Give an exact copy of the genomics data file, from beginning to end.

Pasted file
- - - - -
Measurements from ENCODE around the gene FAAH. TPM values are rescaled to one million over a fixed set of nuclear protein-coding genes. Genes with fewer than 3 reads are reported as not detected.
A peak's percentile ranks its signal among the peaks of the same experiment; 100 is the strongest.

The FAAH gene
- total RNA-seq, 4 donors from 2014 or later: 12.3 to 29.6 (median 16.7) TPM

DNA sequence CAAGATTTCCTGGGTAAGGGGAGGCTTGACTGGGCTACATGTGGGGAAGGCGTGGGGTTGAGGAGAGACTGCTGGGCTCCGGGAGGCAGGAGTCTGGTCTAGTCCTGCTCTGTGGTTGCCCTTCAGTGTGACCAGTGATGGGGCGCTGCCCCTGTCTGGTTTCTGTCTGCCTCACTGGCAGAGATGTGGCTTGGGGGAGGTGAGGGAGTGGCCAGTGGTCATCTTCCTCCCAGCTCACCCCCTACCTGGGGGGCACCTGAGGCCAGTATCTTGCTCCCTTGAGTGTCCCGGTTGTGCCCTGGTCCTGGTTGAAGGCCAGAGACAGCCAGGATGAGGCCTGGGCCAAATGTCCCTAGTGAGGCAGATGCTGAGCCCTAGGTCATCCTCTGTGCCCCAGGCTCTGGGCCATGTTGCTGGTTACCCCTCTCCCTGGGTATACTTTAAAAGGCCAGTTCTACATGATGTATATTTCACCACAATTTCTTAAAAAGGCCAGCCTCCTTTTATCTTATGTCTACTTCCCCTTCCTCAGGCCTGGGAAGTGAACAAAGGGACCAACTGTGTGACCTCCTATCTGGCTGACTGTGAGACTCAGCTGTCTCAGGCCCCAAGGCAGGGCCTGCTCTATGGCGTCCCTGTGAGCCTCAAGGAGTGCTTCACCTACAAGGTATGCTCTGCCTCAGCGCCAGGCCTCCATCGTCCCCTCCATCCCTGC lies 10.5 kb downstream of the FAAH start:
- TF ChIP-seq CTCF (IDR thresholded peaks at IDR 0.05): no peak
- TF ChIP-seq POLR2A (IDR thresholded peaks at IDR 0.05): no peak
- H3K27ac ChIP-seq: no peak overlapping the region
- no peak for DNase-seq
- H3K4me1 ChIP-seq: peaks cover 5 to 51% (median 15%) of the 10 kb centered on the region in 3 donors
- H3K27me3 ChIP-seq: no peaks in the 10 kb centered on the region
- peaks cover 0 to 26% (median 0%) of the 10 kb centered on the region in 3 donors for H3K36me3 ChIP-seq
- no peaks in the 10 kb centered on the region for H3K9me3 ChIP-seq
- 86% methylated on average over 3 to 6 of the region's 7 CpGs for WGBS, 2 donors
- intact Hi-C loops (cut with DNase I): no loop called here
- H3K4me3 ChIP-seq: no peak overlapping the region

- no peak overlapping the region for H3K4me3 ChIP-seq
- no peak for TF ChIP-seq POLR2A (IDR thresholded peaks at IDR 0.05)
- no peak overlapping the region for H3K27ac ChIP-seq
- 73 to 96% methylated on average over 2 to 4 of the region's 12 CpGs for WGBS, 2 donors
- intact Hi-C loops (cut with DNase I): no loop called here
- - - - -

Measurements from ENCODE around the gene FAAH. TPM values are rescaled to one million over a fixed set of nuclear protein-coding genes. Genes with fewer than 3 reads are reported as not detected.
A peak's percentile ranks its signal among the peaks of the same experiment; 100 is the strongest.

The FAAH gene
- total RNA-seq, 4 donors from 2014 or later: 12.3 to 29.6 (median 16.7) TPM

DNA sequence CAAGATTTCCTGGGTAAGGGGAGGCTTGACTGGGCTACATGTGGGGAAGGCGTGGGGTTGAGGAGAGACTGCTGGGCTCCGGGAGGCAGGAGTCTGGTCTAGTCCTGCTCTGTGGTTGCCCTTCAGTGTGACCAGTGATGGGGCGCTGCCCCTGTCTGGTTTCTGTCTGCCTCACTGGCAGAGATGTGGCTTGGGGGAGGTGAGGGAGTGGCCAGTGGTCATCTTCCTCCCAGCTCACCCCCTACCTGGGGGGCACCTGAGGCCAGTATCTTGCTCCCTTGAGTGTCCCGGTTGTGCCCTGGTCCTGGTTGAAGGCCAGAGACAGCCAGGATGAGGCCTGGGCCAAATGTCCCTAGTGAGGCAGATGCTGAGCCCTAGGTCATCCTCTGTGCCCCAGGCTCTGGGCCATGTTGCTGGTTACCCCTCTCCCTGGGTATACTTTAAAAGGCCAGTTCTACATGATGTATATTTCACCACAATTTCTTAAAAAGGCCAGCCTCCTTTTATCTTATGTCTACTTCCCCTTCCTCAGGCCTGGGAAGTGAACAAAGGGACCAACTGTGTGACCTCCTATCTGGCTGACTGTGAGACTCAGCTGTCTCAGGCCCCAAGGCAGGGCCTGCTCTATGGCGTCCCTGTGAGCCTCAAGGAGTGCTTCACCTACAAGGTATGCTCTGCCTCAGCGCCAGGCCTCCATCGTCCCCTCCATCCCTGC lies 10.5 kb downstream of the FAAH start:
- TF ChIP-seq CTCF (IDR thresholded peaks at IDR 0.05): no peak
- TF ChIP-seq POLR2A (IDR thresholded peaks at IDR 0.05): no peak
- H3K27ac ChIP-seq: no peak overlapping the region
- no peak for DNase-seq
- H3K4me1 ChIP-seq: peaks cover 5 to 51% (median 15%) of the 10 kb centered on the region in 3 donors
- H3K27me3 ChIP-seq: no peaks in the 10 kb centered on the region
- peaks cover 0 to 26% (median 0%) of the 10 kb centered on the region in 3 donors for H3K36me3 ChIP-seq
- no peaks in the 10 kb centered on the region for H3K9me3 ChIP-seq
- 86% methylated on average over 3 to 6 of the region's 7 CpGs for WGBS, 2 donors
- intact Hi-C loops (cut with DNase I): no loop called here
- H3K4me3 ChIP-seq: no peak overlapping the region

- no peak overlapping the region for H3K4me3 ChIP-seq
- no peak for TF ChIP-seq POLR2A (IDR thresholded peaks at IDR 0.05)
- no peak overlapping the region for H3K27ac ChIP-seq
- 73 to 96% methylated on average over 2 to 4 of the region's 12 CpGs for WGBS, 2 donors
- intact Hi-C loops (cut with DNase I): no loop called here